Dust is a very unique game in its ability to portray very serious topics, whilst looking like something a kid would play with its art style. This isn’t a bad thing by any stretch, in fact it adds to Dust’s ability to get your pre-conceived notions and turn them on their head. So although this may look like a game about furries, overlook that and you’ll be transported into a very deep and troubling world where it’s realities aren’t too far from our own.
You start Dust as a person (fox?) that’s just been caught by a tiny flying fox stealing a sword. Turns out that the sword talks, and explains that it can only be welded by it’s true owner, therefore it hasn’t been stollen. You’ll come to know these characters as Dust (your main protagonist and playable character) Fidget (the flying little fox that’s the swords guardian) and the blade of ahrah (Dust’s sentient sword). It may sound like a strange set up, but the characters are very likeable and with Dust being a blank slate that doesn’t remember anything about his past, it makes for a good set up to a long adventure.
One of the many places Dust shines amongst other platformers is in it’s action, which is stunning both visually and technically. It’s fantastic when you pull of a huge combo, without being hit by any enemies, and whilst knowing it took a bit of skill to pull it off. The combat is very fast and precise, making sure that you’re always on the ball, whilst also being welcoming for new players and casual alike. You have your basic attacks (X to swing sword, and B to spin sword extremely fast.) and a magic attack, courtesy of Fidget, (the Y button.) but where these mix to become a unique action game is the combination of magic and standard attacks. If you press Y to make fidget cast some fireballs, you can then press B to whirlwind these fireballs into many more, attacking and homing in on enemies all over the screen. This makes for massive combos and helps to keep the player experimenting with different attack methods for different enemy encounters. It’s a fantastic take on traditional platforming action, and one I certainly enjoyed playing with.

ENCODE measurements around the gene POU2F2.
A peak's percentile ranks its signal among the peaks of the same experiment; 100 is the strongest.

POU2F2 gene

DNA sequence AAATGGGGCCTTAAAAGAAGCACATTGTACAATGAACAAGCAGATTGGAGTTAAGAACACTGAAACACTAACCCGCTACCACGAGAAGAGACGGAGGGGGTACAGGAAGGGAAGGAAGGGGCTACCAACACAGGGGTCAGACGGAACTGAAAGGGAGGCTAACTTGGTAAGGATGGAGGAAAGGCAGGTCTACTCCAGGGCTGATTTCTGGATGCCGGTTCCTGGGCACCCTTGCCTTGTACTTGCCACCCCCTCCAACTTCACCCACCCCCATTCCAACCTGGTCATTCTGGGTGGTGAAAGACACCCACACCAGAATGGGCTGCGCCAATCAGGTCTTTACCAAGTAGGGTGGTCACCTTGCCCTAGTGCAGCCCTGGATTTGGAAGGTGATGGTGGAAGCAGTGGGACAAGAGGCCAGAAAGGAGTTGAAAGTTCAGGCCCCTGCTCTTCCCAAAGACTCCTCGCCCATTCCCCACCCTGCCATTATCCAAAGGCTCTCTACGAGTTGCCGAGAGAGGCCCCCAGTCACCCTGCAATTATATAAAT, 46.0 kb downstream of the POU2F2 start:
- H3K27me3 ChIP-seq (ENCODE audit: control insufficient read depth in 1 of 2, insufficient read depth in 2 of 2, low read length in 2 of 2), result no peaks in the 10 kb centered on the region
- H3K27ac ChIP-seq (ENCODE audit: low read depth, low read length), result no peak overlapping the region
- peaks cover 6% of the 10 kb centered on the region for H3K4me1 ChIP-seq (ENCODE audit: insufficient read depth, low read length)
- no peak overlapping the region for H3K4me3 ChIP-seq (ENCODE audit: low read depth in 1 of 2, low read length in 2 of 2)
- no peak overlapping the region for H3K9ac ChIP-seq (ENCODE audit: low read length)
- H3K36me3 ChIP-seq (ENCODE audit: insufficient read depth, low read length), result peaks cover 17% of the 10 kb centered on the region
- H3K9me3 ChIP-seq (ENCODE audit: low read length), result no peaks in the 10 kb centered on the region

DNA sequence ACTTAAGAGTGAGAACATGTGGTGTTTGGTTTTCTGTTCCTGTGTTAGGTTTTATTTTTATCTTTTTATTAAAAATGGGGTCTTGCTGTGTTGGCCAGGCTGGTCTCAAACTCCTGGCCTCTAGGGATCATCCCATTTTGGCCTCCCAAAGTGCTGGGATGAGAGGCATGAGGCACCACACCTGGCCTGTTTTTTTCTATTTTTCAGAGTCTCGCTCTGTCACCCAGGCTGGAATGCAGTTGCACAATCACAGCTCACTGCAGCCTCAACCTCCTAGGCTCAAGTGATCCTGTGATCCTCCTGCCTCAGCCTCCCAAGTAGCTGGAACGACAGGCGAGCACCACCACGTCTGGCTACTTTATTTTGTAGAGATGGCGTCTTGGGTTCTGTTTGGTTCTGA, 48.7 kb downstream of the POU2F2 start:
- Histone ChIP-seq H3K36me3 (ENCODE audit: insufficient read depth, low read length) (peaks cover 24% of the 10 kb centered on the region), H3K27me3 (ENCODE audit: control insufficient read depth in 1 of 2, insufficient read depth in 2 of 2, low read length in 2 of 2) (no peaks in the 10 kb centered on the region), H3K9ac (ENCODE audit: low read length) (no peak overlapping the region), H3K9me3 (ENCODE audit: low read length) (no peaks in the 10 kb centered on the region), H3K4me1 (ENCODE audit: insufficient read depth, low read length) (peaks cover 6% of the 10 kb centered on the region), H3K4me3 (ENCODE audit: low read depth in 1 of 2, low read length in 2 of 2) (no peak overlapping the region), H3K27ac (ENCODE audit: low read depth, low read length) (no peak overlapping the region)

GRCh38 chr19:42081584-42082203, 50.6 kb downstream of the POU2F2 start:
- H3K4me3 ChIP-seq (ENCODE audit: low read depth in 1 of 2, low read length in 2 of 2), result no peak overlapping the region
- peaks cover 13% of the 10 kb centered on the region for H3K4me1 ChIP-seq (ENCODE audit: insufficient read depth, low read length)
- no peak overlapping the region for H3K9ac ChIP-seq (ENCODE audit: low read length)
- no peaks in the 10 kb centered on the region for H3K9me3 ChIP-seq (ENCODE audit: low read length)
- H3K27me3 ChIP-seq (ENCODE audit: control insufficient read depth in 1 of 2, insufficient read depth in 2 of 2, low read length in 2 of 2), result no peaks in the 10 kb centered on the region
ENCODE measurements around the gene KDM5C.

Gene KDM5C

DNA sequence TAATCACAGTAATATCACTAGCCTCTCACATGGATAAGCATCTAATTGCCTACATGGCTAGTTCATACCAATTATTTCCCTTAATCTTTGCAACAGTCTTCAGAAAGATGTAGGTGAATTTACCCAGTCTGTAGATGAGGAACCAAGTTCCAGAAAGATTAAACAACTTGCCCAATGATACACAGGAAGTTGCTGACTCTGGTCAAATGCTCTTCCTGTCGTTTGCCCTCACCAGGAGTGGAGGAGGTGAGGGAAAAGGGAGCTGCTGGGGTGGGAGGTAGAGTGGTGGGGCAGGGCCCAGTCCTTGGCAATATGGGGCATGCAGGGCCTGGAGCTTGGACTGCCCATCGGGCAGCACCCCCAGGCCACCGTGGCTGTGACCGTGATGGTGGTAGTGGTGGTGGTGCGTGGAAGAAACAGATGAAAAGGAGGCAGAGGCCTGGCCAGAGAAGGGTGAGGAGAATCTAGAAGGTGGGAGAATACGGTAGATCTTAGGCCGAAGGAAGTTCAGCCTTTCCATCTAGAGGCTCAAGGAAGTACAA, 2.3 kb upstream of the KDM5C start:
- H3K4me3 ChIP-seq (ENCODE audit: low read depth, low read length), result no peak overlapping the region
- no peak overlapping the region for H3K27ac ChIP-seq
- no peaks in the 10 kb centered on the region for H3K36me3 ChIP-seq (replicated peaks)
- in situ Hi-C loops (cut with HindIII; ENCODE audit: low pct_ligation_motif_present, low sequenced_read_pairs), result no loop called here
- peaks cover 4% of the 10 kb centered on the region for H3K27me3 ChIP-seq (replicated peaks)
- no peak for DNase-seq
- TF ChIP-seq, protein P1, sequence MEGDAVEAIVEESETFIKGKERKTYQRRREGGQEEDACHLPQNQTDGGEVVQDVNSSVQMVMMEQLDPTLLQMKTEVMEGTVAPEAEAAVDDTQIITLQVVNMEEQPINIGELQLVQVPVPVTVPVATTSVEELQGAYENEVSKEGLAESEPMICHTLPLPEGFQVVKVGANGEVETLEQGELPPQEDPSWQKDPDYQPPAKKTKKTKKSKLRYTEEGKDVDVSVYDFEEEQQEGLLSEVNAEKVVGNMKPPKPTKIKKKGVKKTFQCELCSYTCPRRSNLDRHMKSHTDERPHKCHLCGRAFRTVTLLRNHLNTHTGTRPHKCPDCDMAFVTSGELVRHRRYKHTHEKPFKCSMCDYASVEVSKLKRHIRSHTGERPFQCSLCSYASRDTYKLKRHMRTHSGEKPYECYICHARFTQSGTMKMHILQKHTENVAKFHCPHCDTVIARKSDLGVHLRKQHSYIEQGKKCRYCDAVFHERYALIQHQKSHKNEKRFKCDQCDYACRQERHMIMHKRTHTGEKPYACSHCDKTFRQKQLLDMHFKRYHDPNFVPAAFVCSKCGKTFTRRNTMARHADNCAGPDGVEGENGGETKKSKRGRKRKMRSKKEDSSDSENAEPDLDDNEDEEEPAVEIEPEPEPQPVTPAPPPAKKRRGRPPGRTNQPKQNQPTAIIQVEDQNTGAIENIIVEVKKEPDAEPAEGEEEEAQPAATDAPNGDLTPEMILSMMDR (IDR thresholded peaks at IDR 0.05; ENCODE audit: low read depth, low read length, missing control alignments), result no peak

Dust’ art style is fantastic, all hand drawn and beautifully crafted to make sure the land of Falana is as majestic and dynamic as the gameplay itself. Characters are drawn with exceptional detail, whilst levels look like something out of a painting. To top this, the action maintains a stunning 60fps, ensuring the whole game, from aesthetics to action, are beautifully crafted.
Quests are given during the campaign, and every level (except one at the end of the game) can be returned to and played as many times as you like. It makes sure that you return to areas time and time again, to not only complete quests, but to find hidden items, play hidden dungeons, and level up from defeating many enemies. All of these side missions make for some light-hearted adventure, but its in the story that you’ll see Dust shine through on some very serious topics. Racism, murder, family and culture are all big topics in the main campaign, but not once does it feel out of place. Every thing is explained and broken down, and you can always point parallels to our own world we live in, making for a surreal but enlightening experience.
- Fantastic art style really brings the world of Falana alive
- Great characters with very deep backgrounds and stories
- Stylised combat makes for great gameplay
- Combat can be challenging at times, with no direction of what to do
Dust: An Elysian Tail will be coming to Steam/Windows in the coming months, (reports were stating April, but that’s come and past with nothing to show) so I think as soon as it comes out, you should grab yourself a copy. Dean Dodrill took 3 and a half years making this, and it shines through in every aspect.